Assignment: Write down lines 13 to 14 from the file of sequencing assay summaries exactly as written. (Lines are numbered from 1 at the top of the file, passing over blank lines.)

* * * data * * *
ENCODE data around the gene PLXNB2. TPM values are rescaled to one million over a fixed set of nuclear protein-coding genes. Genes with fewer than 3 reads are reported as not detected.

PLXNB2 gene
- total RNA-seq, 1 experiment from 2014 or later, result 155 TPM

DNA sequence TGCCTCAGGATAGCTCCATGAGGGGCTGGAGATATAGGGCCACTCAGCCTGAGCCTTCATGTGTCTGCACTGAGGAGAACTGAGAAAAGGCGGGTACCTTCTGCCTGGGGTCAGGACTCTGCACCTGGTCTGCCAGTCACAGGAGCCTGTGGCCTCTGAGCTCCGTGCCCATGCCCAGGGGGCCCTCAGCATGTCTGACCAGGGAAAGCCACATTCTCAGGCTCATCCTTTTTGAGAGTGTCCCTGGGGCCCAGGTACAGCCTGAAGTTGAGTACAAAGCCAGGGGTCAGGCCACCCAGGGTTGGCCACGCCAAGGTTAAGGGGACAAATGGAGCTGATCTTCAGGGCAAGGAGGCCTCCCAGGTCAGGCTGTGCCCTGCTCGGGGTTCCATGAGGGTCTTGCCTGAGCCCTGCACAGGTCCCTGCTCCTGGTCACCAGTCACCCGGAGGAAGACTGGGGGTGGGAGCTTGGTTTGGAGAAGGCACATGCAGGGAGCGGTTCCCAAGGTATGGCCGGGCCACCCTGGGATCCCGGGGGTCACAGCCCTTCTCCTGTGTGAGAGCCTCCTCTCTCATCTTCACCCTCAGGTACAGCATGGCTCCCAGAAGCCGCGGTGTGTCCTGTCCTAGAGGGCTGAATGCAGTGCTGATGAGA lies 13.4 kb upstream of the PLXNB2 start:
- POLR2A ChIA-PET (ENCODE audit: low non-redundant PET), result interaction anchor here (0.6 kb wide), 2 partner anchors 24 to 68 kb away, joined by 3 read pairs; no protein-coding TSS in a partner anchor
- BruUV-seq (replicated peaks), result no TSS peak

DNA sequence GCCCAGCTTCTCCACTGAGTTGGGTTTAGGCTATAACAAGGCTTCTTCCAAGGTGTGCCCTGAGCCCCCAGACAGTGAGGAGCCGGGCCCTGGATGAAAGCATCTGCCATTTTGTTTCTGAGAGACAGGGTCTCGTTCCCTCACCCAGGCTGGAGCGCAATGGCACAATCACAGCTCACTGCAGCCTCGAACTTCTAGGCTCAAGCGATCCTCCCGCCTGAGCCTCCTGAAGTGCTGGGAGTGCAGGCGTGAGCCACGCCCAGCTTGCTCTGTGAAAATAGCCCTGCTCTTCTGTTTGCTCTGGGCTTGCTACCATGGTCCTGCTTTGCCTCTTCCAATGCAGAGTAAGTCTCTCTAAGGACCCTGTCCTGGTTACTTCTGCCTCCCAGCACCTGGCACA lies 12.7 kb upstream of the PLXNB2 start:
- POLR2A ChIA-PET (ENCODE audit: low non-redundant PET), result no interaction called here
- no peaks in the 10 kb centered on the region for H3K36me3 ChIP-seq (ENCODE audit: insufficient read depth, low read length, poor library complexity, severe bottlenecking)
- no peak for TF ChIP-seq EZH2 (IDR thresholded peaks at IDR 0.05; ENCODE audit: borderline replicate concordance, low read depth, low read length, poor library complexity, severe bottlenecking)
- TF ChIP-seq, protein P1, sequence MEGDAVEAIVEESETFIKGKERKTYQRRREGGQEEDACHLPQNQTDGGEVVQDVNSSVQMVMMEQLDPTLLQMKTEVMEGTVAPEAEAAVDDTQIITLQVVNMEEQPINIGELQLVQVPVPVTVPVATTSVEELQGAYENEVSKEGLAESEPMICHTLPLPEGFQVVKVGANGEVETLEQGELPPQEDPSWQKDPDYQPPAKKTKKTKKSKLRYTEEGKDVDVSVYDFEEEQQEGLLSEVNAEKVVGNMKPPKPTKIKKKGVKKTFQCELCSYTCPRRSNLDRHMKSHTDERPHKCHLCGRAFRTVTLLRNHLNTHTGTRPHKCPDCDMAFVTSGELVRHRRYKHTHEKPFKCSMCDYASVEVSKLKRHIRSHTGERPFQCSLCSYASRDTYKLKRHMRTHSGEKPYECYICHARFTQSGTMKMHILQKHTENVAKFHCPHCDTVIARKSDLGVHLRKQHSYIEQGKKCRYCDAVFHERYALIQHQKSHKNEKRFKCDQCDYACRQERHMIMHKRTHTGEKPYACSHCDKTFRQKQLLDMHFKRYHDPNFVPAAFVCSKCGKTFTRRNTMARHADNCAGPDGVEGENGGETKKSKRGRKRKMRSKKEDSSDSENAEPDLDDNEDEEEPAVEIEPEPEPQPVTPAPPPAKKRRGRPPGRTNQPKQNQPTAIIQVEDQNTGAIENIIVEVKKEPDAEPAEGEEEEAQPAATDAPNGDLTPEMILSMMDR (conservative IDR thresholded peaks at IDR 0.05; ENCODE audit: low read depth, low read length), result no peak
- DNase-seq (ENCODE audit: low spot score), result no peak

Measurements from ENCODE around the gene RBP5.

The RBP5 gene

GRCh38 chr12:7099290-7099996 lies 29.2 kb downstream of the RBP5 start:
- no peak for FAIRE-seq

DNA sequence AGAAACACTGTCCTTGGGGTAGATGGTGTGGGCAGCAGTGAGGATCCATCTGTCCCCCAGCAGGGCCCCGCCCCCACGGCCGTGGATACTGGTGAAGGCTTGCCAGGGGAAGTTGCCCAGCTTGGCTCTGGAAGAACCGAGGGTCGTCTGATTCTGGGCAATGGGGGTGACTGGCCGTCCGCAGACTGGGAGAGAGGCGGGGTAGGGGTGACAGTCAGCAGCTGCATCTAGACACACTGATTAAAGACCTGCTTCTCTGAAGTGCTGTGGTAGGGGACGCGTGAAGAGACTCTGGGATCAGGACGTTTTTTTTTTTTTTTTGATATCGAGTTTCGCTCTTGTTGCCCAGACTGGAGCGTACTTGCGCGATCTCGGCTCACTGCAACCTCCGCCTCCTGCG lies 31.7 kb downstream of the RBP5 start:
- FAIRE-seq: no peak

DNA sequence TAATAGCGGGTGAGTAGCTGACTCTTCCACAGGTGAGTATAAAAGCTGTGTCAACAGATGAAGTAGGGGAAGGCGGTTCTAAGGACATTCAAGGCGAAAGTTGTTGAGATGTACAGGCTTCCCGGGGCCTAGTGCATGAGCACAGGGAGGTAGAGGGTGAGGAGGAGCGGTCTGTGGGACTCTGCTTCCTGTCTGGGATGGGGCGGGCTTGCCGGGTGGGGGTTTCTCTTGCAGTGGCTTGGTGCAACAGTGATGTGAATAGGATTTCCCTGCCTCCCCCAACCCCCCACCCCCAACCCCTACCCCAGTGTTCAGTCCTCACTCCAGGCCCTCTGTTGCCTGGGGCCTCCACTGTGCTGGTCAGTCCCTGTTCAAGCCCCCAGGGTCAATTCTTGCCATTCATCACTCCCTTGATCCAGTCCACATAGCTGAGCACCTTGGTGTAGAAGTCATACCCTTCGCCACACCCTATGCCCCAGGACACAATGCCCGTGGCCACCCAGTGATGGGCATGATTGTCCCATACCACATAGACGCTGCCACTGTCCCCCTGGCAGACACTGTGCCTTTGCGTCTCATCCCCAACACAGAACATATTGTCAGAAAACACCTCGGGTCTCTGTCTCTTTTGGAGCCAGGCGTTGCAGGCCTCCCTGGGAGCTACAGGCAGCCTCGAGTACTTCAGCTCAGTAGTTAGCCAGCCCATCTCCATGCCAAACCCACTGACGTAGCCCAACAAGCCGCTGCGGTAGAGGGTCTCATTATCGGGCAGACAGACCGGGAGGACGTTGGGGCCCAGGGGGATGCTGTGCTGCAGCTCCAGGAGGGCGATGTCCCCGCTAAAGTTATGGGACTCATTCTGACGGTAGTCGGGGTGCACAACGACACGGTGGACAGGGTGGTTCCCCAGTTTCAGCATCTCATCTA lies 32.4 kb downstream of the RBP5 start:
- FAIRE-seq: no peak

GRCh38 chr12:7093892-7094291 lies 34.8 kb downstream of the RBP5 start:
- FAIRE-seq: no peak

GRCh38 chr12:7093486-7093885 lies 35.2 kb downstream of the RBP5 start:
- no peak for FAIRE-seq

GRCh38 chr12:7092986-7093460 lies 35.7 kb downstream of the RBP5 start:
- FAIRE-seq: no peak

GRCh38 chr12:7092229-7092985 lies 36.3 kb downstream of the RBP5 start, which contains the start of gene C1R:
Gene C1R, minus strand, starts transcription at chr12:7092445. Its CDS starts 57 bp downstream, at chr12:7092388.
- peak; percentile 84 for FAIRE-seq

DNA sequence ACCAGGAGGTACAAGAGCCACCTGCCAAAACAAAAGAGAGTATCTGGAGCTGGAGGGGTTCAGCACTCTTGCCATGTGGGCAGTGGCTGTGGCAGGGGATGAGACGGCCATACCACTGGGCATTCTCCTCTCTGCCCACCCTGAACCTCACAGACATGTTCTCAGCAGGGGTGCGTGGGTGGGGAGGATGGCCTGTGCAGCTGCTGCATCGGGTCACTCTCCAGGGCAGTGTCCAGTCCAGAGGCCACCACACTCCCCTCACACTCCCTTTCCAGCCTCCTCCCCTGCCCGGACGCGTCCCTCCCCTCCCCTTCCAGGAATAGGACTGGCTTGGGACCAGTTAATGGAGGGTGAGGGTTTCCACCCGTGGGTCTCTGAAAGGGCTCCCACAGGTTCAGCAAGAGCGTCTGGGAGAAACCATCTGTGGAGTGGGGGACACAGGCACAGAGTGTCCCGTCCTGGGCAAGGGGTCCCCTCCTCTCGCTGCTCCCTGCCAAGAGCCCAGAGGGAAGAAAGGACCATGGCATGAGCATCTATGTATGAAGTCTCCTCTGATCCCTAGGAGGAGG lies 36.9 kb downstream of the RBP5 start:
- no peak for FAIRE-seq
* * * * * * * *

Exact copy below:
Measurements from ENCODE around the gene RBP5.

The RBP5 gene